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A3. The Reactions of Dioxygen and its Reduction Products

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    1. Triplet O2 - Ground State:

    Figure: Triplet O2 - Ground State


    • Metals ions - Metal ions are radicals themselves, so can react with dioxygen. Ex:
      Fe2+ + O2 <--> [ Fe2+-- O2 <--> Fe3+-- O2-.] <--> Fe3+ + O2-. (superoxide)
    • Autoxidation of organic molecules to produce peroxides. In this free radical reaction, several reactions occur, including
      RH ---> R. (Initiation)
      R. + O2 ---> ROO. (Propagation)
      ROO. + RH ---> R. + ROOH (Propagation)
      R. + R. ---> R--R (Termination)
      ROO. + ROO. ---> ROOR + O2 (Termination)
      ROO. + R. ---> ROOR (Termination)

      The initiation step above occurs mostly at C atoms which can produce the most stable free radicals (allylic, benzylic position, and 3o > 2o >> 10 carbons). Hence unsaturated fatty acids are extra reactive at the methylene C that separate the double bonds.

    Figure: unsaturated fatty acids are extra reactive at the methylene C that separate the double bonds


    2. Single O2 - Excited State.

    Figure: Single O2 - Excited State


    It can be made from triplet oxygen by photoexcitation. Alternatively, it can be made from triplet oxygen through collision with an excited molecule which relaxes to the ground state after a radiationless transfer of energy to triplet oxygen to form reactive singlet oxygen. (This later process accounts for photobleaching of colored clothes when the conjugated dye molecules absorb UV and Vis light, relax by transferring energy to triplet oxygen to form singlet oxygen, which then chemically reacts with the conjugated double bonds in the dye. )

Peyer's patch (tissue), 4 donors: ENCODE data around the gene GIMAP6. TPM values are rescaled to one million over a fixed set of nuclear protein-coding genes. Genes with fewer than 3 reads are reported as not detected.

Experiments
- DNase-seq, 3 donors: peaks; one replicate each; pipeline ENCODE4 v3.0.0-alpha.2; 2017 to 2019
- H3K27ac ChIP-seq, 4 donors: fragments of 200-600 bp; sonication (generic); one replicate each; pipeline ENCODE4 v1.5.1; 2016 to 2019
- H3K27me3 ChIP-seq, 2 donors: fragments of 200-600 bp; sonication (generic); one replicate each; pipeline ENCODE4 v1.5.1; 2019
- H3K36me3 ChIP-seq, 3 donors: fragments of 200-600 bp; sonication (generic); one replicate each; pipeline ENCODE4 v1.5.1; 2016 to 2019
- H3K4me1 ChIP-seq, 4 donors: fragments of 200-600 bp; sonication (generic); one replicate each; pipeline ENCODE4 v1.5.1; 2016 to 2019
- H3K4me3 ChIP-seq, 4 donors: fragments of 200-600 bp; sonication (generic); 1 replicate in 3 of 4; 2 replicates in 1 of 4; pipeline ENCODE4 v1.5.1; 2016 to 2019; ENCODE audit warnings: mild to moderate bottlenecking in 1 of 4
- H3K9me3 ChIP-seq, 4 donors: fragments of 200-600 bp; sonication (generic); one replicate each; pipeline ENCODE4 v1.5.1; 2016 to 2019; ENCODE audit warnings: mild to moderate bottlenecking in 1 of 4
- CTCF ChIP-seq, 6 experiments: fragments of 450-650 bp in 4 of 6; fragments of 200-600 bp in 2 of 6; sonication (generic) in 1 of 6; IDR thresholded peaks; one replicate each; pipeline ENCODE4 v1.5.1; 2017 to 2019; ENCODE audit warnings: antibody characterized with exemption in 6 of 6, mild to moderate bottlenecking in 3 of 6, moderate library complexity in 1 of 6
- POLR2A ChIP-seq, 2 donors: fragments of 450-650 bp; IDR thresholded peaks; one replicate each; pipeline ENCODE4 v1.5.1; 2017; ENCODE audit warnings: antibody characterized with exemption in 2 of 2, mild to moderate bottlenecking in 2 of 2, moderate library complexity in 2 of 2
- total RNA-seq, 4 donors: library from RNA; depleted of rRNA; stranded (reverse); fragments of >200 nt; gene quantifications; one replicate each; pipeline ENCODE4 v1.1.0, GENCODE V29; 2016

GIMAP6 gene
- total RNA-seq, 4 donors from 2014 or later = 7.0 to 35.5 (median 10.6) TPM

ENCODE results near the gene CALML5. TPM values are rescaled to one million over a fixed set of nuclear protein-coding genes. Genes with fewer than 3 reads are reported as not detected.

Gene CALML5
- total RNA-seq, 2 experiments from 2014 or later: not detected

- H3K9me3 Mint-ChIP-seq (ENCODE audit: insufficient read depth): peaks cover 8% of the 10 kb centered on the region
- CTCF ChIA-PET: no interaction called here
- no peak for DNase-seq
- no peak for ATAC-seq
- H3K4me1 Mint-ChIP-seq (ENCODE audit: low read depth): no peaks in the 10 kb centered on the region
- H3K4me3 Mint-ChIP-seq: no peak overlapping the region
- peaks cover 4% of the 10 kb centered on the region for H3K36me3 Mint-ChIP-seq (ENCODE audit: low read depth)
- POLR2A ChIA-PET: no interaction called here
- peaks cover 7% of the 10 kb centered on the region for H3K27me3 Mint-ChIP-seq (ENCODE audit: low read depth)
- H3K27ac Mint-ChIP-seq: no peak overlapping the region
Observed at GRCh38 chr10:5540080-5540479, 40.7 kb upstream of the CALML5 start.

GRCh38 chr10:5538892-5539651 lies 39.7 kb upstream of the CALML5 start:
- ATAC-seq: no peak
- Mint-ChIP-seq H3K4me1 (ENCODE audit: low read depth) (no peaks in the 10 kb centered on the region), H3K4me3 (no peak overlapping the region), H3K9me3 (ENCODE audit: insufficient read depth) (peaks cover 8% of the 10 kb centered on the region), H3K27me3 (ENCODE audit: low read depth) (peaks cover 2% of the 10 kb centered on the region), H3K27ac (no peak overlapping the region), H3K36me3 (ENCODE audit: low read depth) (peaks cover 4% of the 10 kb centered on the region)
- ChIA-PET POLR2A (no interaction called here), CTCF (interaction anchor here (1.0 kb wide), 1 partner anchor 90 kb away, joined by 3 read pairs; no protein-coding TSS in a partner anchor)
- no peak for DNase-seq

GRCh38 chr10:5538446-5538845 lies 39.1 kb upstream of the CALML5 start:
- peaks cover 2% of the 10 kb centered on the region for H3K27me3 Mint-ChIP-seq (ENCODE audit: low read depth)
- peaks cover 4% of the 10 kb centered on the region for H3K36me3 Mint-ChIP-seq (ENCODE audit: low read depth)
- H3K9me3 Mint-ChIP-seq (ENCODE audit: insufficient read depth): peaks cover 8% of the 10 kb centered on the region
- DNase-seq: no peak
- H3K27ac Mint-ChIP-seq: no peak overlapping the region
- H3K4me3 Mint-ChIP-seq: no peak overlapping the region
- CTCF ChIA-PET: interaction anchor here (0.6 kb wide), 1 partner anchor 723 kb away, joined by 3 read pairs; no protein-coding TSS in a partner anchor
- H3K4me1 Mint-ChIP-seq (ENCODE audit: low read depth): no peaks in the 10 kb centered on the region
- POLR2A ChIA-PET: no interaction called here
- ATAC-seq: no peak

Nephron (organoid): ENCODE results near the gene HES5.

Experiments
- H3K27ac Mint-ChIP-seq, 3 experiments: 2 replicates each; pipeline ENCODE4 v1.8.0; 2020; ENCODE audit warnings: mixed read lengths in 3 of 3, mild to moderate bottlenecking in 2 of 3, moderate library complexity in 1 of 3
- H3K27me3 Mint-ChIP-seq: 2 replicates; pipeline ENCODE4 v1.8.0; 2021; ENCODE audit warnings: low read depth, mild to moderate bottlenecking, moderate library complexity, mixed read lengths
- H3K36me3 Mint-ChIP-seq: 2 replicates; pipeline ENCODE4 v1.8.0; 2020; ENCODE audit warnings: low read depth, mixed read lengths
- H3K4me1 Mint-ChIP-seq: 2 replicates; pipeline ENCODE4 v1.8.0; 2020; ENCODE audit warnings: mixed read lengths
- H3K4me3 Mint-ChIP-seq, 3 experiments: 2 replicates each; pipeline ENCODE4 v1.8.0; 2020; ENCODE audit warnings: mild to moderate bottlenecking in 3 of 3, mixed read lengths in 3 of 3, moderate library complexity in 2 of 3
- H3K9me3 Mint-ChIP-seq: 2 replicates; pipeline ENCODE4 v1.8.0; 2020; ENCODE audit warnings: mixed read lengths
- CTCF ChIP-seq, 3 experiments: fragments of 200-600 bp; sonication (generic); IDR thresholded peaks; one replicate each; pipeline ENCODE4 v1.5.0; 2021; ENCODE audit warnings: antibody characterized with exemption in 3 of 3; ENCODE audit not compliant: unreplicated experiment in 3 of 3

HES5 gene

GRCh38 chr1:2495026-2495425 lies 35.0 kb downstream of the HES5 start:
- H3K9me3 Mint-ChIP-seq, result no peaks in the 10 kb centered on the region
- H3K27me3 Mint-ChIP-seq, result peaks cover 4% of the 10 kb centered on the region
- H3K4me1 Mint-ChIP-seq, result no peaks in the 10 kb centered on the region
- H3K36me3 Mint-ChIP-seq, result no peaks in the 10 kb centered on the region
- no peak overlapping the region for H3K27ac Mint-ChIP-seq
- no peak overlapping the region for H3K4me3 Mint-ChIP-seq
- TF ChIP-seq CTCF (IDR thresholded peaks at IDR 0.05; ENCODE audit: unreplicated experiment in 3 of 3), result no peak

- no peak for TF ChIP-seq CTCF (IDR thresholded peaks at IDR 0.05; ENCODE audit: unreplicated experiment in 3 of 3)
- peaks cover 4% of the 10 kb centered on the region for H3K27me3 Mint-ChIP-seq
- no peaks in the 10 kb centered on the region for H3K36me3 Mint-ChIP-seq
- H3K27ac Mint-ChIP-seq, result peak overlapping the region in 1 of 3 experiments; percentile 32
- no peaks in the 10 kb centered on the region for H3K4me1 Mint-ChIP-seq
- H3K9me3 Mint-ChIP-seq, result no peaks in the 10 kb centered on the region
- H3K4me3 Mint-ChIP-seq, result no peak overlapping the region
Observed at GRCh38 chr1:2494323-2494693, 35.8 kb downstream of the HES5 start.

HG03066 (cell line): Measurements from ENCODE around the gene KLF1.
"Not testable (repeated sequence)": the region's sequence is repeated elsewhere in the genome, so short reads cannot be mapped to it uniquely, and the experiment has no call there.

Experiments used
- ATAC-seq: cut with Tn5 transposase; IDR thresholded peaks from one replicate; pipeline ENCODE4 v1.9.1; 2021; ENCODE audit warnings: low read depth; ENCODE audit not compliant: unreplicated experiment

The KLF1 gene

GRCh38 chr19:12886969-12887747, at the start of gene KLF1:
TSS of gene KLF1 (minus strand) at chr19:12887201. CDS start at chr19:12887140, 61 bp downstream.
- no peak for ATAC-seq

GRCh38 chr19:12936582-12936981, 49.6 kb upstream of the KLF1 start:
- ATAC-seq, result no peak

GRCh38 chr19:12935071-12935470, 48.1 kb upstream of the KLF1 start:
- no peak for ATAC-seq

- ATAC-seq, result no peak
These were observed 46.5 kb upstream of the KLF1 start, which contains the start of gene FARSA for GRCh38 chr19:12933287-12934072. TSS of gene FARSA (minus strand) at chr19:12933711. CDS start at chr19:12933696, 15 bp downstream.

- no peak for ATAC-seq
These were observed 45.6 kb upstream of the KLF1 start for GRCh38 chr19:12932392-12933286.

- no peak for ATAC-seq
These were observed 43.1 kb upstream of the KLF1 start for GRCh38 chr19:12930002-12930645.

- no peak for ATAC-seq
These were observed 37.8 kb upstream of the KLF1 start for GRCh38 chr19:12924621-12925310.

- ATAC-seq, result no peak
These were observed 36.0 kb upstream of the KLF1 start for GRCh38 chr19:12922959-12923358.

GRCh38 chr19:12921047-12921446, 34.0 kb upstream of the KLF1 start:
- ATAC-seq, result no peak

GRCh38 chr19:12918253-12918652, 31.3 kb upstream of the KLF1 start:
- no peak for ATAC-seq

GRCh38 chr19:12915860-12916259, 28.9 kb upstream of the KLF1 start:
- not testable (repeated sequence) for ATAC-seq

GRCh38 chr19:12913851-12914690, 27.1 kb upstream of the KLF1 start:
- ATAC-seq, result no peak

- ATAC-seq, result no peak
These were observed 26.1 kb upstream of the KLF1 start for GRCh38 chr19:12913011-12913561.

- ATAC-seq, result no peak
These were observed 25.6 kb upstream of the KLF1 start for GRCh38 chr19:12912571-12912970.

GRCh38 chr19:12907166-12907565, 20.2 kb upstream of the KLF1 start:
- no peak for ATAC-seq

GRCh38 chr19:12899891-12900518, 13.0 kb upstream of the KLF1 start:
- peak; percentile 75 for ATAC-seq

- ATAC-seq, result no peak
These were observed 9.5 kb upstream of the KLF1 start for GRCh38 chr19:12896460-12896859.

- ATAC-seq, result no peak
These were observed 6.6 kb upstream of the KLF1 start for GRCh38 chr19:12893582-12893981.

• Alkenes react with oxygen to form hydroperoxides, potentially through a epoxide intermediate
    • Dienes reacts with oxygen in a Diels-Alder like reaction to form endoperoxides

    3. Superoxide

    Figure: Superoxide


    • Dismuation: O2-. + O2-. ---> H2O2 + O2
    • Acid/Base: HO2. ----> O2-. + H+ (pKa = 4.8)
    • With metal ions: Fe3+ (as in heme) + O2-. ---> O 2 + Fe2+

    4. Peroxide

    Figure: Peroxide


    In contrast to dioxygen which contains multiple bonds between the O atoms, peroxide has only one bond. In fact, it is quite weak and requires only 38 kcal/mol to break it. Remember, bonds can be broken in a heterolytic way (both electrons in a bond go to one of the atoms, or in a homolytic fashion, in which the one electron goes to each atom.

    • Acid/Base: H2O2 ---> HO2- ---> O22- (pKa1 = 11.8; pKa2 > 14)
    • Reaction with Fe2+ - The Fenton Reaction: (similar to reaction of triplet O2 with Fe2+ above)
      Fe2+ + OOH- <--> Fe2+-- OOH <--> Fe2+-- O + OH- <--> Fe3+-- O . <--> Fe3+ + OH. (last step a proton is added). In this reaction, a homolytic cleavage of the O--O bond occurs generating OH- and the hydroxy free radical, OH., which will react with any molecule it encounters.
    • thermal or photochemical homolytic cleavage of peroxide. This forms alkoxide free radicals which reacts like the hydroxy free radical.
    • Reactions with alkyl groups in the presence of metal ions such as Cu, Co, or Mn:
      RH + R'OOH ----> ROOR'

    5. Hydroxy free radical:

    Figure: Hydroxy free radical


    As mentioned above this species is extremely reactive. It will react with any molecule it encounters and does so immediately. It can abstract a H atom leaving another free radical. For example, the hydroxy free radical could extract a hydrogen atom from a polyunsaturated fatty acid to from a carbon-centered radical. A particularly nasty reaction is the insertion of the hydroxy radical into bases in DNA, as shown in the diagram.

    This page titled A3. The Reactions of Dioxygen and its Reduction Products is shared under a CC BY-NC-SA license and was authored, remixed, and/or curated by Henry Jakubowski.

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